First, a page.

What the final Tribal Council also didn’t have is a seamless transition to the live vote reveal from Hollywood, which is what I remembered. Jeff Probst does get in a helicopter with the votes in Australia, and the edit suggests he’s flown in over the ocean. But my memory of this was a cut directly from the set in Australia to the studio, with Colby and Tina suddenly looking completely different. Instead, there was an actual commercial break, and a wide shot of the live studio audience, and we watched as Colby, Tina, and the jury watch as Jeff Probst flies in.
The helicopter ride—while dramatic and fun—is one of the things that just drags on for an interminable amount of time. The helicopter flies in over the Santa Monica Pier, and then takes a geographically odd route: we next see it flying around downtown L.A., which means they would have flown right past CBS Television City.
It loops around downtown for a while before delivering Probst back to CBS Television City. The helicopter landing alone takes a full 35 seconds, and it’s more than three minutes from the time Probst takes off with the votes until he arrives in the studio. I was probably enraptured by this in 2001; in 2021, I was like come on! It’s amazing to think that we went from this much padding to modern Survivor, which doesn’t even have enough time for the title sequence and theme song any more.
Before Jeff Probst reads the votes, he asks five minutes of questions. That’s about the length of a reunion today, and they’re honestly not bad questions, though I just wanted him to read the freakin’ votes. In fact, it’s here—and at the start of the special that follows the reunion—that Jeff Probst shows much more range as a host. It’s immediately clear he’s been underused as a host so far, and while the pendulum of his role on the show would eventually swing way too far past the comfortable middle, it’s heading in the right direction.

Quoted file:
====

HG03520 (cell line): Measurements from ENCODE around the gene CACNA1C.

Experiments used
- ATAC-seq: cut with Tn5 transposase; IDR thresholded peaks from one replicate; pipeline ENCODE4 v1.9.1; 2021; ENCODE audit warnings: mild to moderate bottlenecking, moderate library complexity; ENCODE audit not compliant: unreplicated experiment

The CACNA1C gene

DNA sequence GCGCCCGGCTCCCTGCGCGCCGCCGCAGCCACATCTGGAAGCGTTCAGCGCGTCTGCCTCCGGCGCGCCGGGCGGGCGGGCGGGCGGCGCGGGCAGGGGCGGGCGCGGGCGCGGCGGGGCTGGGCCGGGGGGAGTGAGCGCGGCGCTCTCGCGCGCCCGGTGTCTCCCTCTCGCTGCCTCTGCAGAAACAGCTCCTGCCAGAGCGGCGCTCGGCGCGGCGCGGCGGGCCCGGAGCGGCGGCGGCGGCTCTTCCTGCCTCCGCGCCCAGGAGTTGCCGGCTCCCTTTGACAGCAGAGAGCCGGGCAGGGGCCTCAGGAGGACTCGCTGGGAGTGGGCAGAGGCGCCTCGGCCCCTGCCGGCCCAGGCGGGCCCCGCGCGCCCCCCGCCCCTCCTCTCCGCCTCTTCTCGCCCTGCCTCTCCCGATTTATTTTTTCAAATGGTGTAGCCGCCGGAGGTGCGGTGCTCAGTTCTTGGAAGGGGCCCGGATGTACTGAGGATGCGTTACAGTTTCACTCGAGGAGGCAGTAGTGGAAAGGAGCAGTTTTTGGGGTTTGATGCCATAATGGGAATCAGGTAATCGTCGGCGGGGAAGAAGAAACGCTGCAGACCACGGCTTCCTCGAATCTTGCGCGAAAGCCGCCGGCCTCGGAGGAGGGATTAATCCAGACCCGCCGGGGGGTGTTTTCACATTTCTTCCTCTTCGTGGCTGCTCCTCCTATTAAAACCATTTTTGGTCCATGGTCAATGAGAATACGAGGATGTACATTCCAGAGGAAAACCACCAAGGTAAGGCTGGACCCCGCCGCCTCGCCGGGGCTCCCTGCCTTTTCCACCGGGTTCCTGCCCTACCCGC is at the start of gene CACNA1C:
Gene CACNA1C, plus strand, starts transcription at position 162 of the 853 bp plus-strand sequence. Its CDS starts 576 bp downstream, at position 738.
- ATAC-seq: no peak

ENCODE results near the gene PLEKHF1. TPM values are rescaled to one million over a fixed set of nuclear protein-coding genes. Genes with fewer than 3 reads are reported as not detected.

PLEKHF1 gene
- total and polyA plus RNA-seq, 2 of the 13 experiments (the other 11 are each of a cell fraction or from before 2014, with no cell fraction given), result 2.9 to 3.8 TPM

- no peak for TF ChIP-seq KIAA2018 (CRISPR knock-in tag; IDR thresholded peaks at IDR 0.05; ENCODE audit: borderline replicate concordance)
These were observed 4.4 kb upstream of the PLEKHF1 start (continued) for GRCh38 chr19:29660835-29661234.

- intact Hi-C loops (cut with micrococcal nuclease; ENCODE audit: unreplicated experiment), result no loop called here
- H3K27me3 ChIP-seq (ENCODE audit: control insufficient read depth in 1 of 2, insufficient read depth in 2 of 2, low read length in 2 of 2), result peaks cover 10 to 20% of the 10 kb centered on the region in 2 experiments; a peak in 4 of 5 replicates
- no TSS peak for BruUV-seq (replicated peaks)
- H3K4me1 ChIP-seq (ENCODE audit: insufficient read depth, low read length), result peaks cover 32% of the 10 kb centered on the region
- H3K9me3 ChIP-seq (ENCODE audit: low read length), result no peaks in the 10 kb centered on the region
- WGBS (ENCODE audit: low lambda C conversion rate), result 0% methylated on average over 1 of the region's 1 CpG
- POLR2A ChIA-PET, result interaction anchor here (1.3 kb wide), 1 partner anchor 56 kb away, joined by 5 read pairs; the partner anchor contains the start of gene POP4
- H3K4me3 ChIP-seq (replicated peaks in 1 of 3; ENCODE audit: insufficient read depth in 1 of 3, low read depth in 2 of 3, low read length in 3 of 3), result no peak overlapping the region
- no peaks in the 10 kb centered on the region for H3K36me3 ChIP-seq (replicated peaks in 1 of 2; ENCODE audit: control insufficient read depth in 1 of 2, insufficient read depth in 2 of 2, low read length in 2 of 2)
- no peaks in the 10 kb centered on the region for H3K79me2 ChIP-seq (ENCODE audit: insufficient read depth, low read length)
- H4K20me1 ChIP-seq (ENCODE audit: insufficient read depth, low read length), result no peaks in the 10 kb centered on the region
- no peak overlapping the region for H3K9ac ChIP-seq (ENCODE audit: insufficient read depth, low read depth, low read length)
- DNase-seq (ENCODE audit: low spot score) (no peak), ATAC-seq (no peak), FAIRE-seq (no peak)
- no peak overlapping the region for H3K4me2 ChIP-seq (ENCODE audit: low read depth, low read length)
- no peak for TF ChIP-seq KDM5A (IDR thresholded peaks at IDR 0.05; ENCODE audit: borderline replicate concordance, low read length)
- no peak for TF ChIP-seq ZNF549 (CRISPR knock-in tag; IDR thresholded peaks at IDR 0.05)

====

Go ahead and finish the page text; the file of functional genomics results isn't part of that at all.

Ultimately, the final episode mirrored my sense of the season: excellent but about 15 percent too long. I’m so glad Survivor and CBS course-corrected, pulling back on the length of the season and the number of episodes (keeping season two’s 41 days as the longest-ever), because overkill has killed too many other popular shows. But Survivor kept continuing to thrive, though it’d never have ratings like Survivor: The Australian Outback did. While season-one’s finale was the most-watched episode ever, season two was the #1 show of the season, and the most-watched season of Survivor ever.